Policy Analysis No. 636

Pakistan and the Future of U.S. Policy

A spreading Islamic insurgency engulfs the amorphous and ungoverned border between Afghanistan and Pakistan. After initial victories by the United States and the Northern Alliance in autumn 2001, hundreds of Taliban and al Qaeda fighters fled Afghanistan to seek refuge across the border in Pakistan’s rugged northwest. Since 2007, the number of ambushes, militant offensives, and targeted assassinations has risen sharply across Afghanistan, while suicide bombers and pro-Taliban insurgents sweep through settled areas of Pakistan at an alarming pace. For better and for worse, Pakistan will remain the fulcrum of U.S. policy in the region — its leaders continue to provide vital counterterrorism cooperation and have received close to $20 billion in assistance from the United States, yet elements associated with its national intelligence agency, Inter-Services Intelligence, covertly assist militant proxy groups destabilizing the region.

Instead of “surging” into this volatile region, the United States must focus on limiting cross-border movement along the Afghanistan-Pakistan frontier and supporting local Pakistani security forces with a small number of U.S. Special Forces personnel. To improve fighting capabilities and enhance cooperation, Washington and Islamabad must increase the number of Pakistani officers trained through the U.S. Department of Defense International Military Education and Training program. In addition, U.S. aid to Pakistan must be monitored more closely to ensure Pakistan’s military does not divert U.S. assistance to the purchase of weapons systems that can be used against its chief rival, India. Most important, U.S. policymakers must stop embracing a single Pakistani leader or backing a single political party, as they unwisely did with Pervez Musharraf and the late Benazir Bhutto.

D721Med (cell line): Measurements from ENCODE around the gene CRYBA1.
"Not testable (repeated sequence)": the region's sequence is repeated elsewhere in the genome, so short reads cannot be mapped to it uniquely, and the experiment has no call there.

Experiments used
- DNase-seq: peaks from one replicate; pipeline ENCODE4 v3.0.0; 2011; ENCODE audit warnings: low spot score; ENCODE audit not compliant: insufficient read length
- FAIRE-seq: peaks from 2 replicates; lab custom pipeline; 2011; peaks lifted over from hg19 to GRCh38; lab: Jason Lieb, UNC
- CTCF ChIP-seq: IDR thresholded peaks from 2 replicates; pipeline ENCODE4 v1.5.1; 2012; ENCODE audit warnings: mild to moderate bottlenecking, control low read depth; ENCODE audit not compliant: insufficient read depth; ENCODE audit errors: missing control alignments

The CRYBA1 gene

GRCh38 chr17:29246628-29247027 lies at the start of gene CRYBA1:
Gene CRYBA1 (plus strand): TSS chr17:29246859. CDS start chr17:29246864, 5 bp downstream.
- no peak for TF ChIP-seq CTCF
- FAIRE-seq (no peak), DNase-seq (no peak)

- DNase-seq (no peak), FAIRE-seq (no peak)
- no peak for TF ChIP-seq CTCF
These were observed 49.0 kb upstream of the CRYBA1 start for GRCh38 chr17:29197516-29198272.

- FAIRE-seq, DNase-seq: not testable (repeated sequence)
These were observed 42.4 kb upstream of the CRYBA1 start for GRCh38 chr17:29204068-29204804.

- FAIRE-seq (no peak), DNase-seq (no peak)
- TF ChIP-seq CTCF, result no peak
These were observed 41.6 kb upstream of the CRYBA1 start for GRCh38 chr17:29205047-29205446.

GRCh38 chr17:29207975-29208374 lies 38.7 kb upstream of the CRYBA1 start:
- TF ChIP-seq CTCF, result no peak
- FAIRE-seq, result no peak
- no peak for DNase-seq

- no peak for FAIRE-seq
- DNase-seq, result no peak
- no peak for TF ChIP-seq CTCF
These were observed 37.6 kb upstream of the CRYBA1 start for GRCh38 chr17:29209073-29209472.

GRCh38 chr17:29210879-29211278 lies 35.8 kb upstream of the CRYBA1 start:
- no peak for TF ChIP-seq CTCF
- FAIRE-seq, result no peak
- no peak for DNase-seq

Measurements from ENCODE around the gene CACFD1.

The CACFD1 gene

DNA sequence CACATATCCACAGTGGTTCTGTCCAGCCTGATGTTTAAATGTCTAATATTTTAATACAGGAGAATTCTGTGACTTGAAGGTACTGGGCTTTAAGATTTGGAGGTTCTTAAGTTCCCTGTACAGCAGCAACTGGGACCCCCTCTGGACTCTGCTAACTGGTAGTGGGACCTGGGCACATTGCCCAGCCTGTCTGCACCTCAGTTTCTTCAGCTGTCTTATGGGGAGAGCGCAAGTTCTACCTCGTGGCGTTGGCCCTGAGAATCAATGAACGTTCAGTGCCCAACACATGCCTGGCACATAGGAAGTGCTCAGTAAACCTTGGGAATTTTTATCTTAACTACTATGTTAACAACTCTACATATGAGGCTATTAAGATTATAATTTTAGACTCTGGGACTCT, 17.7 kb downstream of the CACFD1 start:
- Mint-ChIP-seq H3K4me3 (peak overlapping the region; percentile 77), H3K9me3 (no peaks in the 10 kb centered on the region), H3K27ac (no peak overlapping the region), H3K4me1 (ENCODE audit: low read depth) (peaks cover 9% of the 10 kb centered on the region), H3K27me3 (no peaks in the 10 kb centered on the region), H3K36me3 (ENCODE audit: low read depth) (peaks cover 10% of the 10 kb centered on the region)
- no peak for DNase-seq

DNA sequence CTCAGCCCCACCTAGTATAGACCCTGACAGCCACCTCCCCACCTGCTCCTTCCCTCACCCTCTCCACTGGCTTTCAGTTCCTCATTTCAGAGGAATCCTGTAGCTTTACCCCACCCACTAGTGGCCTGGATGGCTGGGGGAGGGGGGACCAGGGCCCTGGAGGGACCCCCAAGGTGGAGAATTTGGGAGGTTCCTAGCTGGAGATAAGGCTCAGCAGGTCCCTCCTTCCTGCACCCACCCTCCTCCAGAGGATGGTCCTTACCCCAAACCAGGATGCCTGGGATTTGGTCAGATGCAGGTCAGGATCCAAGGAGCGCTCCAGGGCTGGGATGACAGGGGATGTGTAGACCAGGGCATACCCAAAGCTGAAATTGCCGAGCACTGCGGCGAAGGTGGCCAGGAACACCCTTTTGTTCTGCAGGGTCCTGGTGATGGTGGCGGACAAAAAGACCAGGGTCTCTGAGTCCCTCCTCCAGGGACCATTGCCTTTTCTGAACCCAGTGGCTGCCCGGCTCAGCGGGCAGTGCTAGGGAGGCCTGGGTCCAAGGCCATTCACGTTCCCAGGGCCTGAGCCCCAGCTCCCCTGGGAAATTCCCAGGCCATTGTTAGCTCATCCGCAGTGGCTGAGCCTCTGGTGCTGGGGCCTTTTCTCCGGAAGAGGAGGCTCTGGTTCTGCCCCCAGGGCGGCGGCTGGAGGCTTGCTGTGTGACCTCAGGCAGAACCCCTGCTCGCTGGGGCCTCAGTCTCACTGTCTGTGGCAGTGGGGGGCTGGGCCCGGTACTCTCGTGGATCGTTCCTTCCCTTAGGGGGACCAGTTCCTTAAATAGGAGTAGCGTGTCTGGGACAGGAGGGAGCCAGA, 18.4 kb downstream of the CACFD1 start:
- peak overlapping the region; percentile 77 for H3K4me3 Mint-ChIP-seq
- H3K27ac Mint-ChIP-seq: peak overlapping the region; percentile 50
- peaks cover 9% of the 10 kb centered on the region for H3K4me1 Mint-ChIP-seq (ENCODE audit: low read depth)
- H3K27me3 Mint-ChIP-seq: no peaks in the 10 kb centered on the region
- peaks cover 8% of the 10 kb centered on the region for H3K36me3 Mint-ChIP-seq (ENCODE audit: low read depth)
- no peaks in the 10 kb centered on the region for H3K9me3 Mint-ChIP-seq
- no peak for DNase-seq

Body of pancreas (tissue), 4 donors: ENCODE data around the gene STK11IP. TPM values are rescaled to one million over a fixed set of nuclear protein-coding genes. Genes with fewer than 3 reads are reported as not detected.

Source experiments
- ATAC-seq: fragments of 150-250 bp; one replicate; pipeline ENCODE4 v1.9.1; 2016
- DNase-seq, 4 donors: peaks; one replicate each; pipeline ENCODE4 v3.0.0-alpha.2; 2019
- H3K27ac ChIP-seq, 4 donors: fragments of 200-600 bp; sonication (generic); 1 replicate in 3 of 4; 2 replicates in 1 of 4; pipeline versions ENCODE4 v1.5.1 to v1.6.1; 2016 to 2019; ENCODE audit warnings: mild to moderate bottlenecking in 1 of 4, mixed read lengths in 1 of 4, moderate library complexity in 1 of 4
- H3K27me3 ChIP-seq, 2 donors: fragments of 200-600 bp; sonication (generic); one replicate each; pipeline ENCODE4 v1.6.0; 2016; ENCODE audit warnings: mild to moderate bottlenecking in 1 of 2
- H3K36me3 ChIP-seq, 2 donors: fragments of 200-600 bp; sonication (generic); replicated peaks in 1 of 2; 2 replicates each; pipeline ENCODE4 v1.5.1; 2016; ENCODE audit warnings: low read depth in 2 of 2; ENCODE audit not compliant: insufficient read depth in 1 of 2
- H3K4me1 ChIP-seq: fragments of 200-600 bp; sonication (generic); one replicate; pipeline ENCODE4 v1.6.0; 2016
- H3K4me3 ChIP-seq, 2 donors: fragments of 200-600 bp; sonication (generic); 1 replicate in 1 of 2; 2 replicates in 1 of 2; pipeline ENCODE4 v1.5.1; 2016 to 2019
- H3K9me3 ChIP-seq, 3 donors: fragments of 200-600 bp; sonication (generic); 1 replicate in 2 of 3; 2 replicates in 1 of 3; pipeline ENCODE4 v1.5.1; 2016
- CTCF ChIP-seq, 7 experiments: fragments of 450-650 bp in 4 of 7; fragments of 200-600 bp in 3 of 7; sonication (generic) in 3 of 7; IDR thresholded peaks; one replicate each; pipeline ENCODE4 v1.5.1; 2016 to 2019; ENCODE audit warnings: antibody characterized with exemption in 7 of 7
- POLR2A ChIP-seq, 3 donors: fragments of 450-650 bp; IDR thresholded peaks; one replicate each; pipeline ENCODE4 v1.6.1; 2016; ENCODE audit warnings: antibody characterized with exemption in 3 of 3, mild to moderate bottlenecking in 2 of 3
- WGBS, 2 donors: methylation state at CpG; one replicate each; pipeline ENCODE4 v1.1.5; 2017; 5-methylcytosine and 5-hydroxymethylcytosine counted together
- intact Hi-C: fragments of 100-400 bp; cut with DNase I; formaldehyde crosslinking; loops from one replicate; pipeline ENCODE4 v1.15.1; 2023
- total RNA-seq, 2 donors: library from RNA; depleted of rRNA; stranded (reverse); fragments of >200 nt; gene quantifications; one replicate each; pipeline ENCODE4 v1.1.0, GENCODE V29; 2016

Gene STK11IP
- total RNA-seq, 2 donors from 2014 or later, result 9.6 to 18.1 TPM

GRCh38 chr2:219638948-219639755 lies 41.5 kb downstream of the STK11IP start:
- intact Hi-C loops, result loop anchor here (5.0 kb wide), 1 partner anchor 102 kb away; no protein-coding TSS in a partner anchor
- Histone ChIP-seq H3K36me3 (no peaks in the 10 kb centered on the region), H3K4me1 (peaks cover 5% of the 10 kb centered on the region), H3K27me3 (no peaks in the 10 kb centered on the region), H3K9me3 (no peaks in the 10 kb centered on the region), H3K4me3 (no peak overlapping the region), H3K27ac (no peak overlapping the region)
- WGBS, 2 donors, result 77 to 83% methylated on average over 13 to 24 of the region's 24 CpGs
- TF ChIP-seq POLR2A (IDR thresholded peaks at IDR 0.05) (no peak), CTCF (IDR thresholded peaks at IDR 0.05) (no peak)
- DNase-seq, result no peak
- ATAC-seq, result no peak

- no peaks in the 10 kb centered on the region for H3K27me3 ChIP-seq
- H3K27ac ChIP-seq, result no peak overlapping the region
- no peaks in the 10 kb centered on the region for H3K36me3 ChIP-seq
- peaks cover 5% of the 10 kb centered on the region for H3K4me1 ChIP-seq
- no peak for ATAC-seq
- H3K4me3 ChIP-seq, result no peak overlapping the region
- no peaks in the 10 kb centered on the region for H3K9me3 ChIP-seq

America’s actions are not passively accepted by the majority of Pakistan’s population, and officials in Islamabad cannot afford to be perceived as putting America’s interests above those of their own people. Because the long-term success of this nuclear-armed Muslim-majority country depends on the public’s repudiation of extremism, and our continued presence in Afghanistan is adding more fuel to violent religious radicalism, our mission in the region, as well as our tactics, our objectives, and our interests, must all be reexamined.

Read the Full Policy Analysis

Malou Innocent is a foreign policy analyst at the Cato Institute. She recently came back from a fact-finding trip to Pakistan.